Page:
Interest rate cuts — tick. Quantitative easing — tick. Fiscal stimulus — tick. Next: bank bailout.

US Treasury secretary Timothy Geithner’s Bank Bailout Mark III to be unveiled tonight our time is now the entire focus of the financial markets desperately seeking salvation. Nothing else has worked, so this one has to. Or at least it has to not not work, as it were.

Mark III should at least be better than Mark II. Elizabeth Warren, the Harvard law professor heading up the panel overseeing former Treasury secretary Henry Paulson’s Bank Bailout Marks I and II, has just revealed that Paulson overpaid by $US78 billion for the troubled assets bought under that scheme. And it didn’t work anyway.

Now it seems Geithner’s package will focus on guaranteeing the so-called “toxic” assets rather than buying either the assets or the banks that own them.

And if there are any actual purchases, they’ll be done by a new “aggregator bank” in partnership with the private sector (assuming they can find some parts of the private sector that are solvent).

The plan is also said to involve a big expansion of Federal Reserve financing for securitised financial markets so that cash flows from new loans can be bundled up and sold to investors.

In other words, and to sum up, the focus of official policy in the US now is to keep the great Ponzi scheme of the US financial system going.

That it was, and is, a colossal Ponzi scheme there is no doubt: new money continually fed the returns on old money. Securities like collateralised debt obligations (CDOs) and synthetic CDOs, and CDOs of CDOs, were created out of thin air and sold to simply keep the machine running.

And as with all Ponzi schemes, when the money stops flowing in there is nothing but thin air.

The various versions of the Government bank bailouts, including the one to be announced later today, all suffer from the fundamental problem that the assets being valued and bought by the Government don’t actually exist.

Of course Hank Paulson overpaid by $US78 billion for the first lot of TARP assets — that was the whole idea. If the Government doesn’t overpay, the plan doesn’t work.

The real problem with the Paulson/Bush plan is that they lied about it, trying to pretend that it was just a relief program for troubled assets, not the propagation of a fraud.

Elizabeth Warren explained this in an interview on Sunday with Fox News. The interview said: “As a taxpayer, I’m scandalised … You would have to peel me off the ceiling. Why in the world would we ever overpay for something … to the tune of $78 billion?”:

WARREN: Well, this is the part that I’m a little upset about, about this undertaking. And here’s the deal – it’s that there may have been a good reason to pump an extra $78 billion into these banks.

INTERVIEWER: But nobody told us.

WARREN: But that’s the deal. You’ve got to come clean about this. If what we’re going to do here is we’re going to subsidise these banks, especially with that kind of money, you’re going to have to belly up and tell the American people about it.

In other words — there was good reason to overpay by $US78 billion, it’s just that they didn’t come clean about it.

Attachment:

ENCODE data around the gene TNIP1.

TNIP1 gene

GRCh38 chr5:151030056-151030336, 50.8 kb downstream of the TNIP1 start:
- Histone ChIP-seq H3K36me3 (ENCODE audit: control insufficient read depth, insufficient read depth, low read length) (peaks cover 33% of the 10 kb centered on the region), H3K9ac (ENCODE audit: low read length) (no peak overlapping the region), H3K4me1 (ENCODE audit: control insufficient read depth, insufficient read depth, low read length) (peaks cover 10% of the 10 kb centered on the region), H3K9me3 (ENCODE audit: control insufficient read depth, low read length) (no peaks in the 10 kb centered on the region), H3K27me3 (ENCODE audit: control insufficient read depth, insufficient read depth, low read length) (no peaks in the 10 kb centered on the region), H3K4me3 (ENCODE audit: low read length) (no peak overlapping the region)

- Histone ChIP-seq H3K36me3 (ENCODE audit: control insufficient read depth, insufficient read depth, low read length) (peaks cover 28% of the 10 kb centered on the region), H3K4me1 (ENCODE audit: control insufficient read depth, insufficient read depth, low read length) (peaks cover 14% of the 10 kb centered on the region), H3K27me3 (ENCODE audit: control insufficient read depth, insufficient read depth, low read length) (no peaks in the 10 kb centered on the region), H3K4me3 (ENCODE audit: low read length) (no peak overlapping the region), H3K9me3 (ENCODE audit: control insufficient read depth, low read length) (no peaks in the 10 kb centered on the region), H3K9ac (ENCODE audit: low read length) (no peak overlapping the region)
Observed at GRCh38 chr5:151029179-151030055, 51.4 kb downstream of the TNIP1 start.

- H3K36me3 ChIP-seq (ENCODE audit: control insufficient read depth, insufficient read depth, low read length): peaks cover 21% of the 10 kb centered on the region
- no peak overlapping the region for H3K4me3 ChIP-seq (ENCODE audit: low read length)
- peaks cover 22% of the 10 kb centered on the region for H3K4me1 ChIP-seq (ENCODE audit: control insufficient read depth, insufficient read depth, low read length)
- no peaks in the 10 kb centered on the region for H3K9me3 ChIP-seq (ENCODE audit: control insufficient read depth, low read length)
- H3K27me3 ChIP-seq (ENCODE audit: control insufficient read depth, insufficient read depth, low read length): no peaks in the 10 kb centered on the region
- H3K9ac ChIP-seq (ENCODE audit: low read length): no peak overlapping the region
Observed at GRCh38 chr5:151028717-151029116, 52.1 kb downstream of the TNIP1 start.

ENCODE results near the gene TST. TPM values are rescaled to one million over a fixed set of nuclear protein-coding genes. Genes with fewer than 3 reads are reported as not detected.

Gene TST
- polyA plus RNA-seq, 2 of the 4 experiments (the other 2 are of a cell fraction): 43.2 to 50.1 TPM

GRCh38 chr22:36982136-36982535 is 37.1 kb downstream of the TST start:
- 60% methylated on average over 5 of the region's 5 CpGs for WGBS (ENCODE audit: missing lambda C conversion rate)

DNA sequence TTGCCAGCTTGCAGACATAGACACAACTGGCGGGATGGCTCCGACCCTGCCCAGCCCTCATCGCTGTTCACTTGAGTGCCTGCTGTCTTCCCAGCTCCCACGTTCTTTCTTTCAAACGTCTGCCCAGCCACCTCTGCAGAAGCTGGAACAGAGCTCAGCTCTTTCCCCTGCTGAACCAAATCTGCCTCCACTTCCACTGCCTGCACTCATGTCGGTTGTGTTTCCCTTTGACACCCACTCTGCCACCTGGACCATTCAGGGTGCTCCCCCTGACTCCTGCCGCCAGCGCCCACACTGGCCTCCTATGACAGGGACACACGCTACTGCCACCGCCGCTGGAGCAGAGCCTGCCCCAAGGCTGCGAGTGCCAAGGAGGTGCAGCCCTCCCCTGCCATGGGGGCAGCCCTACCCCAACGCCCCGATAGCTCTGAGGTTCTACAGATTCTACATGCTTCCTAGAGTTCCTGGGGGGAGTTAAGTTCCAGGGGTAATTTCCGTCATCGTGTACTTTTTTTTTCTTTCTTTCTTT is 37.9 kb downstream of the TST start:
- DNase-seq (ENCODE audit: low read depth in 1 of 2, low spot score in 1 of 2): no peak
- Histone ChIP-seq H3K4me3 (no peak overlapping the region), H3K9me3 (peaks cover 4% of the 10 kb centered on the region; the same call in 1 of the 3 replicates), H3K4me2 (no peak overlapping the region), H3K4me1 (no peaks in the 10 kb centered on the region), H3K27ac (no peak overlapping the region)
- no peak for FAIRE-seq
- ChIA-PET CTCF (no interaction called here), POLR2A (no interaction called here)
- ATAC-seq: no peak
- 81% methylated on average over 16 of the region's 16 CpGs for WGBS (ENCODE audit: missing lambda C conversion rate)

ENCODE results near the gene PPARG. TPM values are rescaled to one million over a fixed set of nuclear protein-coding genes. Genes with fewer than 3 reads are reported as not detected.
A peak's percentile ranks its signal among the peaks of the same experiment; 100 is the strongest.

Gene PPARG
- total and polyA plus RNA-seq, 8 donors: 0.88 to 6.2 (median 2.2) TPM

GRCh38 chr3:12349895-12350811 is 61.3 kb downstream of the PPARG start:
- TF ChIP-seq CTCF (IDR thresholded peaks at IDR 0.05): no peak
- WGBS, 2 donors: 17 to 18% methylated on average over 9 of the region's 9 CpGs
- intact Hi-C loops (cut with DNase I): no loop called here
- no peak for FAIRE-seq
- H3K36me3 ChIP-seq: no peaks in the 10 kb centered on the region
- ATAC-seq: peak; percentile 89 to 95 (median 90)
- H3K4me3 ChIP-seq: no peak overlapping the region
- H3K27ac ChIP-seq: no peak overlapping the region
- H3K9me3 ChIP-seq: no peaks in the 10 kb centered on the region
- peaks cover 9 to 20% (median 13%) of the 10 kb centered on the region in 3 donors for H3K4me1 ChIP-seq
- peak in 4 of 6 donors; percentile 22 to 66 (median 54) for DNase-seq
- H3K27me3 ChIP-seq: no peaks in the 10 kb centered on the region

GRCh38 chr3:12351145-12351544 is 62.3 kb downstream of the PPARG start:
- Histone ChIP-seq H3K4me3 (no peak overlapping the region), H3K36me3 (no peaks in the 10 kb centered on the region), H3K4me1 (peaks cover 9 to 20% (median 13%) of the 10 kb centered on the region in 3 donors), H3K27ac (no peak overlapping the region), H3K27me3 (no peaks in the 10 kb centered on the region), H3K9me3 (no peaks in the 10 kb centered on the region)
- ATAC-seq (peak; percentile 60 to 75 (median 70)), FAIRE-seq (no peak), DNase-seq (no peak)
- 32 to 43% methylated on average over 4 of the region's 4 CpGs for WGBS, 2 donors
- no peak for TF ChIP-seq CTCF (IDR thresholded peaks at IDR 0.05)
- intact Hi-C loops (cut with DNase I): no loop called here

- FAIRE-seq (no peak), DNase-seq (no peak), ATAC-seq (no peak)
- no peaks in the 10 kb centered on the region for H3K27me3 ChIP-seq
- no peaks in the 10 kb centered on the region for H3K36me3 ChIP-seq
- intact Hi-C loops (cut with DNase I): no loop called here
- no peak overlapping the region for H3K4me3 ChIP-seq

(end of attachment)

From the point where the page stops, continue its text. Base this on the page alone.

Can Timothy Geithner “comes clean” tonight? If he does, how does he avoid either destroying the US banking and finance system, or buying it (on the grounds that “you break it, you own it”)?

In the UK and elsewhere in Europe, governments have readily nationalised insolvent banks, but the assumption has been that the Bush Administration was so ideologically opposed to that idea that it would do anything to avoid it — including lying about the nature of the TARP.

Maybe we’ll find out tonight that it’s not really about ideology, but the amount. The US Government simply cannot afford to nationalise the US banks; the best it can do is participate in an aggregator bank — that is a “bad bank” holding “toxic assets”, mostly paid for by someone else — and otherwise provide guarantees in an attempt encourage confidence from private investors.

One of the problems, it seems me, is the term “toxic assets” itself. It was invented by the banks to give the impression that they had been poisoned — that they’re victims of some dastardly act by someone else.

They are not the victims, of course, but the perpetrators, and the so-called toxic assets are the lingering evidence of a vast fraud, in which securities were created against nothing and sold to investors stamped “AAA” by credit rating agencies. It’s like selling a bridge to a sucker.

The assets are only toxic if someone else pays anything resembling real money for them, including the Government.

Tonight’s bank bailout scheme by Timothy Geithner should actually involve locking up the bankers beside Bernard Madoff, the only one of the current crop of Wall Street crooks who has admitted to running a Ponzi scheme.

But Geithner won’t do that. Instead he will give them all more money because the Ponzi scheme can’t be allowed to stop — otherwise president Obama might as well as hang on to his $US820 billion stimulus money, or rather, not borrow it from China.

Peter Fray

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